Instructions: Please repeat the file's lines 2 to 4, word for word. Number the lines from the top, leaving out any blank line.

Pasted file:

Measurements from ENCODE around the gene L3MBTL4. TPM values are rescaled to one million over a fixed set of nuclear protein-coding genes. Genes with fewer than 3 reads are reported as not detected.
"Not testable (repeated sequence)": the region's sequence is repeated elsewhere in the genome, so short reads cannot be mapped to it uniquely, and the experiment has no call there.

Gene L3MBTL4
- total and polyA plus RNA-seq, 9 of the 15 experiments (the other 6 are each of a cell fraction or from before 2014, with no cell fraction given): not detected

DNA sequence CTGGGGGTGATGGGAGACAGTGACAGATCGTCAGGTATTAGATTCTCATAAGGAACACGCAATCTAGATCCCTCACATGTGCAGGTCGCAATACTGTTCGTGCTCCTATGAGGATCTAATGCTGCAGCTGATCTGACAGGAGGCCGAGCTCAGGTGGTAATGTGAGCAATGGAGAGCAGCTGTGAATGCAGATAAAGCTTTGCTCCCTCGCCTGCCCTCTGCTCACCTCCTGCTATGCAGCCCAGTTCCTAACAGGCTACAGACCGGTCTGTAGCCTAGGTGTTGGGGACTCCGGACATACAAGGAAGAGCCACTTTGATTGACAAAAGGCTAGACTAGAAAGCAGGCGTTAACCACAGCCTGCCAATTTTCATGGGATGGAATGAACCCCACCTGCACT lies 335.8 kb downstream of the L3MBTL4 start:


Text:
"Not testable (repeated sequence)": the region's sequence is repeated elsewhere in the genome, so short reads cannot be mapped to it uniquely, and the experiment has no call there.

Gene L3MBTL4
- total and polyA plus RNA-seq, 9 of the 15 experiments (the other 6 are each of a cell fraction or from before 2014, with no cell fraction given): not detected